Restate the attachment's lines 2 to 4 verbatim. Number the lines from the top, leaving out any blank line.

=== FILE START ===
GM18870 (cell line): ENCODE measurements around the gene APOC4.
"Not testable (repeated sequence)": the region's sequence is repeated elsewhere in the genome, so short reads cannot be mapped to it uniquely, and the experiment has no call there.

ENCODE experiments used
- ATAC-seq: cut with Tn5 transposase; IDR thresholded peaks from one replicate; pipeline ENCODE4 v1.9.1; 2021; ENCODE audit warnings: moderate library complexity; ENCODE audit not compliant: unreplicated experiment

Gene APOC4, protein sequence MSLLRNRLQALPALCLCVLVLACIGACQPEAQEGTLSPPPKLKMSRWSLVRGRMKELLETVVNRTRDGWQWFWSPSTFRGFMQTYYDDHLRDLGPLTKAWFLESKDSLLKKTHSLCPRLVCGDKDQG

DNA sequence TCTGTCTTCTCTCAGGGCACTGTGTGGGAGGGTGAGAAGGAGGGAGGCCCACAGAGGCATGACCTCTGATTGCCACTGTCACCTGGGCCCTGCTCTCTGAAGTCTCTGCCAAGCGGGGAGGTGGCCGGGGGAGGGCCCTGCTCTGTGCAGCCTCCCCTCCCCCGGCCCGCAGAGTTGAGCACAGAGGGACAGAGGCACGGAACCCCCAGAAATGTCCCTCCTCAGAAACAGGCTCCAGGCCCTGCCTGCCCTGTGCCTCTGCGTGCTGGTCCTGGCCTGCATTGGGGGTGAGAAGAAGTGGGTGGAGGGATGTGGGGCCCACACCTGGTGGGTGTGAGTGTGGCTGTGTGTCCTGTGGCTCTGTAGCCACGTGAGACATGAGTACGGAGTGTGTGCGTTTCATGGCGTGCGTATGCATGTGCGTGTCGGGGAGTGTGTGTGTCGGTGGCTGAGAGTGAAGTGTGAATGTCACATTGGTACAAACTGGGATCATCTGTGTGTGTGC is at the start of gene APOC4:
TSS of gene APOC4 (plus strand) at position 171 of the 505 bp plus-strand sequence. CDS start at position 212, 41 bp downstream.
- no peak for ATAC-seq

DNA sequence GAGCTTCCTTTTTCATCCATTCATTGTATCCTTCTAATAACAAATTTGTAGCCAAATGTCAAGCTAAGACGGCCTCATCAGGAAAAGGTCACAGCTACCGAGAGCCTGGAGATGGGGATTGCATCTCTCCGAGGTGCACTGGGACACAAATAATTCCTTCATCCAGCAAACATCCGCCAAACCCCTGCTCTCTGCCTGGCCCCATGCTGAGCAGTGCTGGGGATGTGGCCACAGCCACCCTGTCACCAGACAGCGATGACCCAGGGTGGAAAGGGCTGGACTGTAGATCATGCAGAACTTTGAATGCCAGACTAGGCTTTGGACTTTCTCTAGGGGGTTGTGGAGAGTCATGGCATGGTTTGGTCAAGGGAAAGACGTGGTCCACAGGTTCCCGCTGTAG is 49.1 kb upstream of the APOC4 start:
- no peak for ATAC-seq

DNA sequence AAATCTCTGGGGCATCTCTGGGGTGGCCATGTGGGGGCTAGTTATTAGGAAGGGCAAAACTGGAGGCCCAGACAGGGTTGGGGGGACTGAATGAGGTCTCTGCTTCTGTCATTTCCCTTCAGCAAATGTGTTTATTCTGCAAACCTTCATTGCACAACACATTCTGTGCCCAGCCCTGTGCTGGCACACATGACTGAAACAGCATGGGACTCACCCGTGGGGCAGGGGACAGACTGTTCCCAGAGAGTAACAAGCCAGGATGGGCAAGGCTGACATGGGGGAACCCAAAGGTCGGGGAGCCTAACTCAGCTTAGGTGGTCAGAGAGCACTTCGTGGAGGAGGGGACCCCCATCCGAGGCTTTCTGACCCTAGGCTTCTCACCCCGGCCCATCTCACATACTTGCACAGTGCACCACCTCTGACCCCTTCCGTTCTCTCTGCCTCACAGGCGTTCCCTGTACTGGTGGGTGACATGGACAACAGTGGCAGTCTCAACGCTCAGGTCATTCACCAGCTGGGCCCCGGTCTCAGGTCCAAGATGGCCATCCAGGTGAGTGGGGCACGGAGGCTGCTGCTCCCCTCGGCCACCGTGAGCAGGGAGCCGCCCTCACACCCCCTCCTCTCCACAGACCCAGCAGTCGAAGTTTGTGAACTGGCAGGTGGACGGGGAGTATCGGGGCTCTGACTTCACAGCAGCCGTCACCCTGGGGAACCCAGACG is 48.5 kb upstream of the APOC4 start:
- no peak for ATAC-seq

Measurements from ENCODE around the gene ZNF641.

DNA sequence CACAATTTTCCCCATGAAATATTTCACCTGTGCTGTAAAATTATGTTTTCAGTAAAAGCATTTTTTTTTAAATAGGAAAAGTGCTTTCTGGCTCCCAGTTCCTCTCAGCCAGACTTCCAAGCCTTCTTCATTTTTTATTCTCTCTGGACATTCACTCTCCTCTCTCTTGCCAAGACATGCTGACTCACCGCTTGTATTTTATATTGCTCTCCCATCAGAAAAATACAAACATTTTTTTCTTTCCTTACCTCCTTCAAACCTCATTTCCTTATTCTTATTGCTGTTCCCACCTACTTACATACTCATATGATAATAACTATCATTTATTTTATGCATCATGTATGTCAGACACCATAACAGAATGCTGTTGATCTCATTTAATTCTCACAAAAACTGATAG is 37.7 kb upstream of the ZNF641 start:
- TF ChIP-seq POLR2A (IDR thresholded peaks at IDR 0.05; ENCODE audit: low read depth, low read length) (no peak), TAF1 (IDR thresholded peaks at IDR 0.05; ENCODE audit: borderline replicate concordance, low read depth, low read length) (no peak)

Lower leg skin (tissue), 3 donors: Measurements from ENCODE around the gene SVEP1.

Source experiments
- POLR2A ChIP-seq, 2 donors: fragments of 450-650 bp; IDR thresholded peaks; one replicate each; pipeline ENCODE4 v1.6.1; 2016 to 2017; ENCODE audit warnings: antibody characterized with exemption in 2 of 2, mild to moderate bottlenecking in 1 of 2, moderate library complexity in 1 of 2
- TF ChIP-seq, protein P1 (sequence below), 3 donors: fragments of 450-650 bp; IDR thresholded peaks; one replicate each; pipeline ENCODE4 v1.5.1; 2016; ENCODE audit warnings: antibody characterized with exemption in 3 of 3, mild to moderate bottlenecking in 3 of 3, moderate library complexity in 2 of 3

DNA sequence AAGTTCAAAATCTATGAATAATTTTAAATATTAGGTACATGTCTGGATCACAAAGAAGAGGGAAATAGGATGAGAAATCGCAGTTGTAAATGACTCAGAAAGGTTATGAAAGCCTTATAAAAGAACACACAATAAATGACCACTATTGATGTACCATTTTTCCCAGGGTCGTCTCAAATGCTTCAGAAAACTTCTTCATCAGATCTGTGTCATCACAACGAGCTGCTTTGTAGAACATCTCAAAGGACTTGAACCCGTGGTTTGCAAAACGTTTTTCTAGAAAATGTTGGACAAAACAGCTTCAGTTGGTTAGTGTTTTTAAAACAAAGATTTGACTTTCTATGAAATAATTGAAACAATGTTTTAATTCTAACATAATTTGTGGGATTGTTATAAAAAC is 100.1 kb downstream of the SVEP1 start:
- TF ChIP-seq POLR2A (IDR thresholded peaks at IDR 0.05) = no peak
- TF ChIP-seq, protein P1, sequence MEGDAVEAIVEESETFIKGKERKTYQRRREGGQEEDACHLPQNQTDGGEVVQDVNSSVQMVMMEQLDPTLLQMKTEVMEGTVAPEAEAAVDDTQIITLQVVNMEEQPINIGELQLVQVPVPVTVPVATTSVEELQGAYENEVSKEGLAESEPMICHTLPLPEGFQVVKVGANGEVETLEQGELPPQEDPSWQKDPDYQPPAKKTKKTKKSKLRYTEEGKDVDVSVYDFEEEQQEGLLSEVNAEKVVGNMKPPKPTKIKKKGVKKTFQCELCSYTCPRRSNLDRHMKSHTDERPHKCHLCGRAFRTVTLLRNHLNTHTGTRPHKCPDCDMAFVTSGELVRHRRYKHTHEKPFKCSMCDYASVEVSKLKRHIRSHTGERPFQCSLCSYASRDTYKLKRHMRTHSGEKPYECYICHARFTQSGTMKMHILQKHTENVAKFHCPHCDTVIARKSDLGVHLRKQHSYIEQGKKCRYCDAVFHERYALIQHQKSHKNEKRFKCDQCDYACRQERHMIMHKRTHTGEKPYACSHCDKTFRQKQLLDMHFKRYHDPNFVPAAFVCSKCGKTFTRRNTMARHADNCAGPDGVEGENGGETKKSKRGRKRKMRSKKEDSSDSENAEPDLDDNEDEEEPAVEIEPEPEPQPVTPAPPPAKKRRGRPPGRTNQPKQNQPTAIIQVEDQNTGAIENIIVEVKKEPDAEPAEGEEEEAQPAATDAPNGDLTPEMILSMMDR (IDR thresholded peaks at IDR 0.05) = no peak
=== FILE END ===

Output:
"Not testable (repeated sequence)": the region's sequence is repeated elsewhere in the genome, so short reads cannot be mapped to it uniquely, and the experiment has no call there.

ENCODE experiments used
- ATAC-seq: cut with Tn5 transposase; IDR thresholded peaks from one replicate; pipeline ENCODE4 v1.9.1; 2021; ENCODE audit warnings: moderate library complexity; ENCODE audit not compliant: unreplicated experiment